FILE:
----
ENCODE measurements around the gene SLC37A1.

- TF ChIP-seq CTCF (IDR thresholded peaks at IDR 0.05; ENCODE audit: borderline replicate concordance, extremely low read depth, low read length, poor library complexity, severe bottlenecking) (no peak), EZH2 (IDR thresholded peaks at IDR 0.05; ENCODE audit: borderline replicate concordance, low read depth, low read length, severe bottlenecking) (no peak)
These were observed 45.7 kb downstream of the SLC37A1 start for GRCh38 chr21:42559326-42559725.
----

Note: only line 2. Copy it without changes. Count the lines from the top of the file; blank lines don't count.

- TF ChIP-seq CTCF (IDR thresholded peaks at IDR 0.05; ENCODE audit: borderline replicate concordance, extremely low read depth, low read length, poor library complexity, severe bottlenecking) (no peak), EZH2 (IDR thresholded peaks at IDR 0.05; ENCODE audit: borderline replicate concordance, low read depth, low read length, severe bottlenecking) (no peak)